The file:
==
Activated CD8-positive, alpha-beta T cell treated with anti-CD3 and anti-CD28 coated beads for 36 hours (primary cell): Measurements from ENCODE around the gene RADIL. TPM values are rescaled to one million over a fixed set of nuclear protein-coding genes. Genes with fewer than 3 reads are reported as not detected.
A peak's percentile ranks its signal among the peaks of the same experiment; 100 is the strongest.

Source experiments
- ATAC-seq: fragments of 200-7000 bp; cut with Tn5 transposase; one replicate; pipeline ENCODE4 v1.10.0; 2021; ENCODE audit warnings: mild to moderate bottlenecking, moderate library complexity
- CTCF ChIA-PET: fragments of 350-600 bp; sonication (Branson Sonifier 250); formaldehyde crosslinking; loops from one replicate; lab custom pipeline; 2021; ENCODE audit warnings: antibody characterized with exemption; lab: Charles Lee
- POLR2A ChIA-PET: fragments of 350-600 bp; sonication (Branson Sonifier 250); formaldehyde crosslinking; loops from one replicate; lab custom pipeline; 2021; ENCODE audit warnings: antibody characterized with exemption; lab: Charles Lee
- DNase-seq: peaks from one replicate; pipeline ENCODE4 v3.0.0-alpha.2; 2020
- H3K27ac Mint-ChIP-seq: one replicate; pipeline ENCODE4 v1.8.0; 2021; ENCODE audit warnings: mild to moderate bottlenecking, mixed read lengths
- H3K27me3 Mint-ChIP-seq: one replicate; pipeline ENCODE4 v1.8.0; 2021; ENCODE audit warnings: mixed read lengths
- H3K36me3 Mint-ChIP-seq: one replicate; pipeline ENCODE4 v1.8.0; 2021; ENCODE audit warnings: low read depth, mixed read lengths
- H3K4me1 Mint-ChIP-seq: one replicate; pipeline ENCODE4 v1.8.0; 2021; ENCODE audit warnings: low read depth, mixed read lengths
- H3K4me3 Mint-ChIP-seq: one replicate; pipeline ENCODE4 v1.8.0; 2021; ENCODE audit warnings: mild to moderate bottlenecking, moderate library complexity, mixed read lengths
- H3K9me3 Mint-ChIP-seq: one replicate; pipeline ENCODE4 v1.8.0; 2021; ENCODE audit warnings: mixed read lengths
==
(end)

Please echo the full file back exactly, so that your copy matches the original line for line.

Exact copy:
Activated CD8-positive, alpha-beta T cell treated with anti-CD3 and anti-CD28 coated beads for 36 hours (primary cell): Measurements from ENCODE around the gene RADIL. TPM values are rescaled to one million over a fixed set of nuclear protein-coding genes. Genes with fewer than 3 reads are reported as not detected.
A peak's percentile ranks its signal among the peaks of the same experiment; 100 is the strongest.

Source experiments
- ATAC-seq: fragments of 200-7000 bp; cut with Tn5 transposase; one replicate; pipeline ENCODE4 v1.10.0; 2021; ENCODE audit warnings: mild to moderate bottlenecking, moderate library complexity
- CTCF ChIA-PET: fragments of 350-600 bp; sonication (Branson Sonifier 250); formaldehyde crosslinking; loops from one replicate; lab custom pipeline; 2021; ENCODE audit warnings: antibody characterized with exemption; lab: Charles Lee
- POLR2A ChIA-PET: fragments of 350-600 bp; sonication (Branson Sonifier 250); formaldehyde crosslinking; loops from one replicate; lab custom pipeline; 2021; ENCODE audit warnings: antibody characterized with exemption; lab: Charles Lee
- DNase-seq: peaks from one replicate; pipeline ENCODE4 v3.0.0-alpha.2; 2020
- H3K27ac Mint-ChIP-seq: one replicate; pipeline ENCODE4 v1.8.0; 2021; ENCODE audit warnings: mild to moderate bottlenecking, mixed read lengths
- H3K27me3 Mint-ChIP-seq: one replicate; pipeline ENCODE4 v1.8.0; 2021; ENCODE audit warnings: mixed read lengths
- H3K36me3 Mint-ChIP-seq: one replicate; pipeline ENCODE4 v1.8.0; 2021; ENCODE audit warnings: low read depth, mixed read lengths
- H3K4me1 Mint-ChIP-seq: one replicate; pipeline ENCODE4 v1.8.0; 2021; ENCODE audit warnings: low read depth, mixed read lengths
- H3K4me3 Mint-ChIP-seq: one replicate; pipeline ENCODE4 v1.8.0; 2021; ENCODE audit warnings: mild to moderate bottlenecking, moderate library complexity, mixed read lengths
- H3K9me3 Mint-ChIP-seq: one replicate; pipeline ENCODE4 v1.8.0; 2021; ENCODE audit warnings: mixed read lengths